Episode 8: Everything About the Mysterious World of Sound

 

Trace here. I hate spiders. Don’t like the way they move or look, or…well, anything. And yet, they purr. I’m imagining eight legged cats and I feel the tiniest bit better.

 More science and two audio files of spiders purring

 

 

Rats Laughing

Great information that goes way more in depth than we did. Just want to hear the laughing? Got to 57 sec.

About the pioneer of this research, Dr. Panksepp:

Great article about laughter…and tickling rats Scientific American

Just how high pitched are they? High frequency rat laughter

 

Space Music

Dr. Craig Kletzing of the University of Idaho. Fedora not included in original image. We made it better.

Great article about Radio waves in earth’s atmosphere! Alien Birds!

http://www.astrosurf.com/luxorion/audiofiles-jupiter.htm

Recording of Saturn radio emissions monitored by the Cassini spacecraft. The radio waves are closely related to the auroras near the poles of the planet. Time on this recording has been compressed, so that 73 seconds corresponds to 27 minutes. Document U.Iowa/RPWS Group

Stomach Gurgles

Youtube and all the tummy noises!

Image courtesy Web MD

How and when the stomach works:

The stomach will begin pumping in acid and enzymes

  • every 3 to 4 hours
  • when stimulated by the sight, smell or thought of food.

Great, detailed info on stomach functions and gurgles can be found at these links.

https://www.webmd.com/digestive-disorders/picture-of-the-stomach#1

https://www.livestrong.com/article/470412-stomach-gurgling-while-running-or-breathing/

https://www.webmd.com/women/features/stomach-problems#1

 

Old Fashioned Radio Show Sound Effects:

http://www.greatnorthernaudio.com/sfx_outline.html  College level course on how it’s done.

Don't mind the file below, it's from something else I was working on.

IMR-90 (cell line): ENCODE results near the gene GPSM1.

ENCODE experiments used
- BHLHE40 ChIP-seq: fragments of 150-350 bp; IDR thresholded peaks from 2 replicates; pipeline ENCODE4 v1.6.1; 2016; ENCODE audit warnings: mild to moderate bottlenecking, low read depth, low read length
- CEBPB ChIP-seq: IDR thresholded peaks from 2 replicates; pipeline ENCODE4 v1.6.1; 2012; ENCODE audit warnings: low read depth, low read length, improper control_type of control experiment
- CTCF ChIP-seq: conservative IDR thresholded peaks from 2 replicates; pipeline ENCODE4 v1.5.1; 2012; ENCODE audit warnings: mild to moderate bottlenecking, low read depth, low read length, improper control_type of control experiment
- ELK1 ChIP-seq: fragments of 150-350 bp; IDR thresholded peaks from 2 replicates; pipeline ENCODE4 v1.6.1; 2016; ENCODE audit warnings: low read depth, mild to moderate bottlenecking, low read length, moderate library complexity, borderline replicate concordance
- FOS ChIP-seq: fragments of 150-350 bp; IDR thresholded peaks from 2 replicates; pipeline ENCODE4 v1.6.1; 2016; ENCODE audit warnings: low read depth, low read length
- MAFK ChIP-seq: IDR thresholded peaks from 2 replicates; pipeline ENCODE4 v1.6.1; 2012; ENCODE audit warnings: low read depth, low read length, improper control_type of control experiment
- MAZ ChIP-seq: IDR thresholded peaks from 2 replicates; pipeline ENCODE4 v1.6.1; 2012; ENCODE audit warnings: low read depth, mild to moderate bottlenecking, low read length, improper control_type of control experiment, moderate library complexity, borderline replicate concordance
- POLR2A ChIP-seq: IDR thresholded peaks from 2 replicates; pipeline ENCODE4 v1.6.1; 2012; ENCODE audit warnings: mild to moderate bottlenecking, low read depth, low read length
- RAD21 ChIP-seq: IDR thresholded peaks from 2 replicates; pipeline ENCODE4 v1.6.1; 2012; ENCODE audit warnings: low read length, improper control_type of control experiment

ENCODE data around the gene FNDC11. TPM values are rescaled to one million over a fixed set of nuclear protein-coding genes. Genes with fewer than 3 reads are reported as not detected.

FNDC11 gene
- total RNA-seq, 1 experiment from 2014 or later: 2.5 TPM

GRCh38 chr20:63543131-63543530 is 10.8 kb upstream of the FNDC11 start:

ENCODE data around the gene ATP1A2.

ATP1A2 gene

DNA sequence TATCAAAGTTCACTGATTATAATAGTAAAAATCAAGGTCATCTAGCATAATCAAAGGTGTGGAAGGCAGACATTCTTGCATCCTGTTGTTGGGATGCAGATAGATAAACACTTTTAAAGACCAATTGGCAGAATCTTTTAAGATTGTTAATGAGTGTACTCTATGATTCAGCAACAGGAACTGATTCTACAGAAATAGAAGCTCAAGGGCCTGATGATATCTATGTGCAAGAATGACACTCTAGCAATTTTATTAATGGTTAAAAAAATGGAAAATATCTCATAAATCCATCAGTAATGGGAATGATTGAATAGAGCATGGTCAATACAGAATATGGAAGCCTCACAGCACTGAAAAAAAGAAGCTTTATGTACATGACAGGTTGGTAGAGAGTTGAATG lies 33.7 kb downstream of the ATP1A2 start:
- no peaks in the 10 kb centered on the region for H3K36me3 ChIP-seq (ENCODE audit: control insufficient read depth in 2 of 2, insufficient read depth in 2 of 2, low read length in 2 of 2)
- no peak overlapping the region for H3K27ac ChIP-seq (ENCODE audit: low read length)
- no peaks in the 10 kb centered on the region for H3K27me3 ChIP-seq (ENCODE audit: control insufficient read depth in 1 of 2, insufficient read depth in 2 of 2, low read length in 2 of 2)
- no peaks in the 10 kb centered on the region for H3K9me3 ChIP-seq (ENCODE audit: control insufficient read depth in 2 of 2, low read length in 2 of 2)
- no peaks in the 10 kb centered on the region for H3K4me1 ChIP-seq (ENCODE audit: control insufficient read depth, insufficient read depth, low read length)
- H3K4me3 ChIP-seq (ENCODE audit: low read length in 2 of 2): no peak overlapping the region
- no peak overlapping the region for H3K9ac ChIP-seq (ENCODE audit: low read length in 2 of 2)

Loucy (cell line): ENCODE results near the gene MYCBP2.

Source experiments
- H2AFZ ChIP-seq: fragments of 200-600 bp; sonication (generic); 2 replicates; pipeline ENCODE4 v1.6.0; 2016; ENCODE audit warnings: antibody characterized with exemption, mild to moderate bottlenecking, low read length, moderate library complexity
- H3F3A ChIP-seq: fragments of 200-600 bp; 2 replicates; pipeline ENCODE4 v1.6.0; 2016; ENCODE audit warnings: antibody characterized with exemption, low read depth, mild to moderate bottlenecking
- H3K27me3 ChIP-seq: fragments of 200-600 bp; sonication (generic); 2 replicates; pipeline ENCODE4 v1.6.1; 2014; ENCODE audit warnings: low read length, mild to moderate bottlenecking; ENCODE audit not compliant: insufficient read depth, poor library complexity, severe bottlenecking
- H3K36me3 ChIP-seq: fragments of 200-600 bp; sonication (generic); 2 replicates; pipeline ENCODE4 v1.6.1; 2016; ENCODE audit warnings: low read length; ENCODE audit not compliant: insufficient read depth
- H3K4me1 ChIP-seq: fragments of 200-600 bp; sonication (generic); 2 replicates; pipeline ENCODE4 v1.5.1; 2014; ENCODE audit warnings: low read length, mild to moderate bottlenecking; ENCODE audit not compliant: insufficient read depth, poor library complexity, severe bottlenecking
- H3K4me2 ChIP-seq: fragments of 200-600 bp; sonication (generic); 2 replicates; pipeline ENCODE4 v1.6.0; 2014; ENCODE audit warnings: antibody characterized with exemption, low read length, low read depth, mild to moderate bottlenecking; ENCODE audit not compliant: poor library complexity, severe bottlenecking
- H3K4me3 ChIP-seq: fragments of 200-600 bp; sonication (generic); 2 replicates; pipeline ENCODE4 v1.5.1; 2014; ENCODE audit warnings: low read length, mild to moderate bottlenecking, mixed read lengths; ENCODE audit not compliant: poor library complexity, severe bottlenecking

https://www.old-time.com/sfx.html  This is a wonderful, comprehensive article about radio show sound effects history and techniques written by Jack French.

Old Radio Show Sound Effects:

  • twisting cellophane (crackling fire),
  • squeezing a box of corn starch (footsteps in snow),
  • blow through a straw into water (boiling water),
  • rubbing dueling foils together (skating on ice),
  • pull wet cork from any bottle and then prick balloon (opening cham),
  • squeeze folded sandpaper (breaking eggs) and
  • rattle used flash bulbs in a can of water (cocktail shaker.)
  • run finger nail along edge of pocket comb (crickets),
  • shake 2 ft. length of inner tube, cut in inch-wide strips (wet dog shaking himself),
  • pull large can or bucket from tub of water (body falling into water),
  • snap open an umbrella (sudden ignition of fire),
  • twist knob of combination padlock (Geiger counter or dial of safe), and
  • drop handful of tiny pieces of sheet metal on board (breaking glass.)
  • Still other manual sound effects were:
  • squeezing seltzer bottles into pail (milking a cow),
  • shake stapled Dixie cup containing 6 to 8 BB’s (rattlesnake) t
  • wist new wallet near mike (getting in or out of saddle),
  • plunge knife into cabbage or melon (body being stabbed),
  • shake small chain attached to piece of leather (ox or horse harness),
  • drop metal washers (sound of coins), and
  • scratch rough paper with unbent paper clip (writing with pen)